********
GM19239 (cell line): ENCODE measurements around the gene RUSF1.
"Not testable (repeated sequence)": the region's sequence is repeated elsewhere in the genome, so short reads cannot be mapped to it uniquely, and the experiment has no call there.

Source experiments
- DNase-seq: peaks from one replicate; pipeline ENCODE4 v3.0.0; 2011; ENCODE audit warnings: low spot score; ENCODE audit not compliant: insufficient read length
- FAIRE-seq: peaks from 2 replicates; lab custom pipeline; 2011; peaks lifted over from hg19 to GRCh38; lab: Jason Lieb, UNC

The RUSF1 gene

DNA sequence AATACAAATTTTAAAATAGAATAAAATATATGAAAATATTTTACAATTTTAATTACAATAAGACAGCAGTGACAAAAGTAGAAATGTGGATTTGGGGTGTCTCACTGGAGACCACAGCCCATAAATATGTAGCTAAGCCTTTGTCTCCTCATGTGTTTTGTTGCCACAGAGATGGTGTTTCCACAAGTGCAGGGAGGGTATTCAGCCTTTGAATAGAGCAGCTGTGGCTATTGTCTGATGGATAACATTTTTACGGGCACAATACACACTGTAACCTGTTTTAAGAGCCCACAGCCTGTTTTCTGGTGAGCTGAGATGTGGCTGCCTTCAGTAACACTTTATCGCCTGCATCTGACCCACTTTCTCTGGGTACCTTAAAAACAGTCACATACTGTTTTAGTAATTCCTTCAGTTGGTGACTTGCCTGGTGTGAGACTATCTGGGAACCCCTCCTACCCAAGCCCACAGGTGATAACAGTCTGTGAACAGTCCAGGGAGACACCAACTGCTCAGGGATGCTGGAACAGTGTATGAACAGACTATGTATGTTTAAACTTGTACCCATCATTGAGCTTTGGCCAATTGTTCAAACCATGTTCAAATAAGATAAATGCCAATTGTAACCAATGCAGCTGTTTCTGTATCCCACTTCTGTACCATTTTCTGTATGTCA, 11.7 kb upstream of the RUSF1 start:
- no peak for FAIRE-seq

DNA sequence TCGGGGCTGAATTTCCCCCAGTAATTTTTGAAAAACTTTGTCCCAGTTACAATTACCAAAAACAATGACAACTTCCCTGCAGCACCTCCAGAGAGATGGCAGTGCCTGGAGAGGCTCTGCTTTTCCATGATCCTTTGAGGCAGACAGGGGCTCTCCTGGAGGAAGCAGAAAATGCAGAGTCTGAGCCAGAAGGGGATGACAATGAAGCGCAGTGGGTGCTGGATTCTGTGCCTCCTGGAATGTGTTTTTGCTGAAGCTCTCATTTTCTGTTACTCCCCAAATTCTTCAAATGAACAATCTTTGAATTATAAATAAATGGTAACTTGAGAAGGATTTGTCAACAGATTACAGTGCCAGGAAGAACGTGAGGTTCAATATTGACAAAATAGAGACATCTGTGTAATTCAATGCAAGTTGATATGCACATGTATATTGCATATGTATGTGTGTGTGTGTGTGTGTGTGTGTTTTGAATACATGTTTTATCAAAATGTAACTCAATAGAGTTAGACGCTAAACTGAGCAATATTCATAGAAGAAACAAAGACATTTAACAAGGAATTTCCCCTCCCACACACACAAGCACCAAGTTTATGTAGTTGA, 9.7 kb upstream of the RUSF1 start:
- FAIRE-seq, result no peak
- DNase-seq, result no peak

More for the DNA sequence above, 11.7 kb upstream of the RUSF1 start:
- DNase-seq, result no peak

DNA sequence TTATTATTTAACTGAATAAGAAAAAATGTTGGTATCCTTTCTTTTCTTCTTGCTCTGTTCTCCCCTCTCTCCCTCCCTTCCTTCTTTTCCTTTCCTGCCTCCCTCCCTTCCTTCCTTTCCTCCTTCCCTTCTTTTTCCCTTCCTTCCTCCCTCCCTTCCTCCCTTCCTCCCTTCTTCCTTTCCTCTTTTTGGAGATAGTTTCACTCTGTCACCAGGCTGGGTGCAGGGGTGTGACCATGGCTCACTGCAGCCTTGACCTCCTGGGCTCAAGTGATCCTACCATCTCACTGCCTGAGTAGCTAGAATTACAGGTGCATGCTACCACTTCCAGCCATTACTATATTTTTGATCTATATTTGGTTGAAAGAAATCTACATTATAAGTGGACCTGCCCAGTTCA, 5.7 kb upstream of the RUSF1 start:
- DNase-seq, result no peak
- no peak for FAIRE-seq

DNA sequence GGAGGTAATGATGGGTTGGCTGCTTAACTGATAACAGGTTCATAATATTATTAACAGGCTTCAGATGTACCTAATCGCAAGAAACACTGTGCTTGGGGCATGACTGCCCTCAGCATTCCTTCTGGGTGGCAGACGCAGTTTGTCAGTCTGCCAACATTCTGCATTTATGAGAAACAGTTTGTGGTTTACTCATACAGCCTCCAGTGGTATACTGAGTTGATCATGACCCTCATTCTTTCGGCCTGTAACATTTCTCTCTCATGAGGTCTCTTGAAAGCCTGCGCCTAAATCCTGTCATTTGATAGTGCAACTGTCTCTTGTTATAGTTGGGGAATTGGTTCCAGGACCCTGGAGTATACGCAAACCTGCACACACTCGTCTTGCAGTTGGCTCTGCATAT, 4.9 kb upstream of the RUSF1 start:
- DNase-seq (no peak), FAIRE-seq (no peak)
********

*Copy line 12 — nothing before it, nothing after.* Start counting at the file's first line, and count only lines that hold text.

More for the DNA sequence above, 11.7 kb upstream of the RUSF1 start: